Hostile Bid for PeopleSoft May Delay Apps Purchases

J.D. Edwards sues Oracle for obstructing merger

DENVER -- Whatever the outcome, Oracle Corp.'s hostile takeover bid for PeopleSoft Inc. is already creating confusion and doubt among users of both PeopleSoft and J.D. Edwards & Co. business applications.

Some users last week said they may delay software purchases until the buyout attempt is resolved. For example, John Hill, CIO at Praxair Inc. in Danbury, Conn., said the maker of industrial gases will wait to see which acquisition scenario plays out before making a decision on whether to potentially standardize its human resource operations on a single set of applications.

"I believe it's Oracle's motivation to stall the market as long as possible," Hill said at the annual conference of J.D. Edwards' Quest user group here last week. Denver-based J.D. Edwards this month agreed to be acquired by Pleasanton, Calif.-based PeopleSoft, a deal that now could hinge on whether Oracle succeeds in its effort to buy PeopleSoft.

Larry Ellison, CEO of Oracle Corp.
Larry Ellison, CEO of Oracle Corp.
Hill said Praxair runs applications from all three vendors in its various business units, including Oracle financials and PeopleSoft human resource and payroll systems. He added that if Oracle prevails in its takeover attempt, he would reconsider his PeopleSoft investment -- even though Oracle CEO Larry Ellison has promised free migrations to Oracle's E-Business Suite 11i software or Version 8 of PeopleSoft's applications.

"It never happens that way," Hill said. "Any ERP conversion is a highly costly and complex endeavor, and [the need to do one] would cause us to re-evaluate the marketplace."

Oracle, which formally launched a tender offer for PeopleSoft's stock last week, has said it would continue to support PeopleSoft's existing users and wouldn't force them to migrate to its own applications. But Oracle doesn't plan to actively sell PeopleSoft's products to new customers and has indicated that it would reassess PeopleSoft's agreement to buy J.D. Edwards.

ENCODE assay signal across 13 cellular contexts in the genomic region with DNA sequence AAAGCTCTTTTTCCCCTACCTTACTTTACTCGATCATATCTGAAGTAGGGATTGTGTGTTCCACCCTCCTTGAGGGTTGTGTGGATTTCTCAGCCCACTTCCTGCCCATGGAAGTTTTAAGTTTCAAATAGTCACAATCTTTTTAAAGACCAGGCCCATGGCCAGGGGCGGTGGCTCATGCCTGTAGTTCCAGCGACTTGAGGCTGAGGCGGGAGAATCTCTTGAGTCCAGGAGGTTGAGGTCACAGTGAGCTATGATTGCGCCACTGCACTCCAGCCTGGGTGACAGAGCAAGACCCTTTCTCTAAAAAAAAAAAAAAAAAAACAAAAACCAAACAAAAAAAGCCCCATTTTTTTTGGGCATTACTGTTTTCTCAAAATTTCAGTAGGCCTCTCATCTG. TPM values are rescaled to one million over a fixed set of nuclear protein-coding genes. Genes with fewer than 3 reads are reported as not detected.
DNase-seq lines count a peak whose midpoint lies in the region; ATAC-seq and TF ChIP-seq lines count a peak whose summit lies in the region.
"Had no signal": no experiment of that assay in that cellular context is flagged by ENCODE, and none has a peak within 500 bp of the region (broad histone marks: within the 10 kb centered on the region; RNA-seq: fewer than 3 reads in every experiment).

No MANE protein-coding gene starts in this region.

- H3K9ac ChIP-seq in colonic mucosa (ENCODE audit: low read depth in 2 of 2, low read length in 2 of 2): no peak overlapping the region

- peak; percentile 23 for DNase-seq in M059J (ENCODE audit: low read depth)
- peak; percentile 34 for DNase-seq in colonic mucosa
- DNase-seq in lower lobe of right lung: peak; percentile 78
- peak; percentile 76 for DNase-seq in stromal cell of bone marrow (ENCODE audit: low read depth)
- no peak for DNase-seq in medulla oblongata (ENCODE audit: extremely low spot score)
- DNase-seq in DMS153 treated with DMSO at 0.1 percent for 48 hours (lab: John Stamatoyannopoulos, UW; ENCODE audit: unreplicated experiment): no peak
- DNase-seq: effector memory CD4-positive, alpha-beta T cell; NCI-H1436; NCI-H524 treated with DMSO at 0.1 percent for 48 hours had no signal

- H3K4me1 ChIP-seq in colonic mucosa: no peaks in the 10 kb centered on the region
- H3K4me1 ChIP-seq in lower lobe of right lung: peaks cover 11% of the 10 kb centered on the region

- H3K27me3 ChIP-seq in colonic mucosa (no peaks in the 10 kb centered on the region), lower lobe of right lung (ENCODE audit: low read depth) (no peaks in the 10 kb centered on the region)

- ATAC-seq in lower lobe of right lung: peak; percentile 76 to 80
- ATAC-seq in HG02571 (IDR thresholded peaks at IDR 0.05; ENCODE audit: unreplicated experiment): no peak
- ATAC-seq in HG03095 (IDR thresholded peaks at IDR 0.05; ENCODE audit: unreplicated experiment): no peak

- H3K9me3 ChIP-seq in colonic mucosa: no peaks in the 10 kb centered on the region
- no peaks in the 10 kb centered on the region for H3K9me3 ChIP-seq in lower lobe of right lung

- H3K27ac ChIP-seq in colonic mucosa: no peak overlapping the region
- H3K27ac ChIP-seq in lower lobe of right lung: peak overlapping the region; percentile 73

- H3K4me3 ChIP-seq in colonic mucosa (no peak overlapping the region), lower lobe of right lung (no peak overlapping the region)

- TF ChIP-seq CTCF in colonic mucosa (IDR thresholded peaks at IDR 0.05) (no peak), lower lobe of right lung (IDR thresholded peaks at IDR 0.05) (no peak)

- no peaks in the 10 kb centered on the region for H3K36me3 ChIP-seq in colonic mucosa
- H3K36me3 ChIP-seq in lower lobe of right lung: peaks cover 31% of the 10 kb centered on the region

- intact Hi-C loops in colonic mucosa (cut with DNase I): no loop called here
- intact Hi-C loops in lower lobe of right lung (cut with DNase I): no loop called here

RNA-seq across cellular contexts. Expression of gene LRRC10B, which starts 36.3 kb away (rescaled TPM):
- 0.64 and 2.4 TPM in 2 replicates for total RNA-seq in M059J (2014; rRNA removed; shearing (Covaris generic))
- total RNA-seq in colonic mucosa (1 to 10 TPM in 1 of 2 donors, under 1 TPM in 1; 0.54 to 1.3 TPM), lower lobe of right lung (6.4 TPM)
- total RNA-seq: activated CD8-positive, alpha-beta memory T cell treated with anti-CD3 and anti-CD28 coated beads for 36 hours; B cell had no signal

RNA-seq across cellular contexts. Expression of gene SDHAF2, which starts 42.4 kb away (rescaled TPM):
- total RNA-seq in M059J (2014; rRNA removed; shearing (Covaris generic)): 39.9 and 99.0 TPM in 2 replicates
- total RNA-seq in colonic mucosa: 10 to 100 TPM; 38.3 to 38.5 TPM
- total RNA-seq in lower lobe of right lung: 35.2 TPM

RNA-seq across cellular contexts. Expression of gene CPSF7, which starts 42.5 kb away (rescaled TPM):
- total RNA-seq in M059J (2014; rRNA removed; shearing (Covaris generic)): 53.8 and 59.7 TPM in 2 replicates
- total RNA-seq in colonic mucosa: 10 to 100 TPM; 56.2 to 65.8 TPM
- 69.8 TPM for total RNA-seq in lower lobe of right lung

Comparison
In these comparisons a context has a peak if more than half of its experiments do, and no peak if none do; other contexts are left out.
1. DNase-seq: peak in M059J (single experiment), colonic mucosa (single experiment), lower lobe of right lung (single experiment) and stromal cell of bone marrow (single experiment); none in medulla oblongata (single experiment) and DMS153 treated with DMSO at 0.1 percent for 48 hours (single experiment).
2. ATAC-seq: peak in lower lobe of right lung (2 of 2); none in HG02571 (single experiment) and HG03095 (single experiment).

Craig Conway, CEO of PeopleSoft Inc.
Craig Conway, CEO of PeopleSoft Inc.
"We see only a potential downside of significant additional costs," said Bill Monroe, chief operating officer at the Texas Education Agency in Austin, which runs PeopleSoft's financial management and CRM software.

"Conversion to another system could cost over $2 million, plus database costs," Monroe said. He added that agency officials have yet to assess other factors that could result from a takeover by Oracle, such as the potential that software projects will have to be delayed or that future functionality will be lost.

Mark Federle, CIO at The Weitz Co., a Des Moines, Iowa-based construction firm that runs hosted versions of J.D. Edwards' OneWorld XE applications, is considering an upgrade to Version 8 of the ERP software within the next year.

That project wouldn't be affected by a merger of J.D. Edwards with PeopleSoft, Federle said. But he added that if Oracle buys the two companies and then eliminates OneWorld XE functions that are specific to the construction industry, he will stick with the J.D. Edwards applications for as long as he can while looking for new software that meets his needs.

PeopleSoft's board last week voted unanimously to recommend that shareholders reject Oracle's $5.1 billion offer, saying that the takeover "would undoubtedly face lengthy antitrust scrutiny" and has "a significant likelihood" of being blocked by the government. Oracle and PeopleSoft are currently the No. 2 and No. 3 business application vendors, respectively, behind market leader SAP AG.

PeopleSoft also claimed that the unsolicited offer undervalues the company and was designed to disrupt its operations and sales momentum by creating uncertainties for users.

Meanwhile, J.D. Edwards filed lawsuits in Colorado and California state courts charging that Oracle had engaged in unfair business practices and illegally interfered with the planned merger of PeopleSoft and J.D. Edwards. "We will not sit by idly while Oracle pursues this arrogant, unlawful and destructive course of action," J.D. Edwards CEO Bob Dutkowsky said in a statement.

Oracle responded that the J.D. Edwards suits have "no merit whatsoever." It also asserted that PeopleSoft has "put the self-interest of [its] management over the best interests of PeopleSoft shareholders" by rejecting Oracle's offer.

Several J.D. Edwards users at the Quest Global 2003 conference said they have yet to fully assess what a takeover of PeopleSoft by Oracle would mean to them. "I think the only thing to do is sit back and wait," said Leah Hansen, applications manager at CanWel Distribution Ltd., a building materials distributor in Vancouver, British Columbia. "We don't know what's going to happen."

Copyright © 2003 IDG Communications, Inc.

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